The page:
Pinning Down a Disarmament Deal
Posted on Mar 26, 2010
President Barack Obama and Russian President Dmitry Medvedev have agreed on final terms for a new nuclear arms reduction agreement, a successor to the START treaty of 1991. The new deal will remove about a third of the warheads deployed by each country.
Even with the new reductions, the two countries will have about 3,000 nuclear-tipped missiles between them, mostly pointed at each other. —JCL
Barack Obama, the US president, and Dmitry Medvedev, his Russian counterpart, have finalised the terms of a new nuclear arms reduction agreement.
The two leaders approved the deal for a successor to the landmark Strategic Arms Reduction Treaty (Start), which will cut the amount of missiles deployed by both countries by one third, following a telephone conversation on Friday.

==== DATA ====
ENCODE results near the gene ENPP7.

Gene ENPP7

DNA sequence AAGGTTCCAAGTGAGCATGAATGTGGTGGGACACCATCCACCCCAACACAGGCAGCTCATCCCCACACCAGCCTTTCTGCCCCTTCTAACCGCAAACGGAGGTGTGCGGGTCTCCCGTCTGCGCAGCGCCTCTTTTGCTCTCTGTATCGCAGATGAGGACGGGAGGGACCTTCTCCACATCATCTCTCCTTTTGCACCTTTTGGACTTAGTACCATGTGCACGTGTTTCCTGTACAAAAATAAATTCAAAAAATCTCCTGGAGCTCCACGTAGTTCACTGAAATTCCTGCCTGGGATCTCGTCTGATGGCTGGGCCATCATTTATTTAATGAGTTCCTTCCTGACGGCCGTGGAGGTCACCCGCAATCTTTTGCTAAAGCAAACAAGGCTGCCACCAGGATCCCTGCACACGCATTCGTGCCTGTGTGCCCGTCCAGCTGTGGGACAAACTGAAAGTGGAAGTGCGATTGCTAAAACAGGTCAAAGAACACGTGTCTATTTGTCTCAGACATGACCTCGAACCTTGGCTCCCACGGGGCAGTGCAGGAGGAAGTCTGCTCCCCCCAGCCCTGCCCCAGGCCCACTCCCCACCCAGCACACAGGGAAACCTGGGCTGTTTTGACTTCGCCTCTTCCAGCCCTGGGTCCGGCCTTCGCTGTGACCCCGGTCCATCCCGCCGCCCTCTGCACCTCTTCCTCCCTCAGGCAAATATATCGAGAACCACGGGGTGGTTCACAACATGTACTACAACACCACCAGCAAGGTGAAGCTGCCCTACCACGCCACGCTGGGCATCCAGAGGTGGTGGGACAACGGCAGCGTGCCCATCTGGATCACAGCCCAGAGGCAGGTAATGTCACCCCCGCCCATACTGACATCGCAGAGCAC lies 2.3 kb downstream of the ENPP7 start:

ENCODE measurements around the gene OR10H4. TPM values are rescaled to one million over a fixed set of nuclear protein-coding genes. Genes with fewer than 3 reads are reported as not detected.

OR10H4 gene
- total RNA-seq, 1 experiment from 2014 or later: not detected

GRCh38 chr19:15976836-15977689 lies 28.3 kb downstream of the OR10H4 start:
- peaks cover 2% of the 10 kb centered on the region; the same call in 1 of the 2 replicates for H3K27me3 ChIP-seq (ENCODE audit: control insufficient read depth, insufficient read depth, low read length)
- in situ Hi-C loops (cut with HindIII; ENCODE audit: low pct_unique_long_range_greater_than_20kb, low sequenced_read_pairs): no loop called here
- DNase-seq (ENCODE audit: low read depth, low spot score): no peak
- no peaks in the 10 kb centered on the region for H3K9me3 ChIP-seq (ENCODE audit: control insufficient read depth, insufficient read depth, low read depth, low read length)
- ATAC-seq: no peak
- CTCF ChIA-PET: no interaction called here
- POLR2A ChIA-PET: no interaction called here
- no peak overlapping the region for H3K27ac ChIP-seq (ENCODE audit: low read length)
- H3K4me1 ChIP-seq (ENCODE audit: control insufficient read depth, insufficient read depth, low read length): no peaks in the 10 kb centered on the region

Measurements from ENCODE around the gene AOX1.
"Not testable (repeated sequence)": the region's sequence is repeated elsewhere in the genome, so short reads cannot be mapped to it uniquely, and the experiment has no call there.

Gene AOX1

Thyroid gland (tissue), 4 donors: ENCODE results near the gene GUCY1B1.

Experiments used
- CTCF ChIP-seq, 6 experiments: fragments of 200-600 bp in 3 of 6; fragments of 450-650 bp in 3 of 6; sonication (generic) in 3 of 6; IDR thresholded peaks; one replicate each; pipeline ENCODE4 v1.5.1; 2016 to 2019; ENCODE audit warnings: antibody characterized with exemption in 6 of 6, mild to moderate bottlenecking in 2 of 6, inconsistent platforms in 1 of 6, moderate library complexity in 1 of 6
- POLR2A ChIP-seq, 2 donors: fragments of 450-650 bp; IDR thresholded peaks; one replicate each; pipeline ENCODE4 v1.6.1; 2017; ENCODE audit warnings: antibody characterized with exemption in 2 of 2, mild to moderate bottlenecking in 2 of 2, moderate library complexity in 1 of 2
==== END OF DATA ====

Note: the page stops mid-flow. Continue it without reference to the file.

Speaking from the White House, Obama said: “With this agreement, the United States and Russia, the two largest nuclear powers in the world, also send a clear signal that we intend to lead.
President George H.W. Bush, seated at left, and Soviet President Mikhail Gorbachev ink the original START deal in 1991.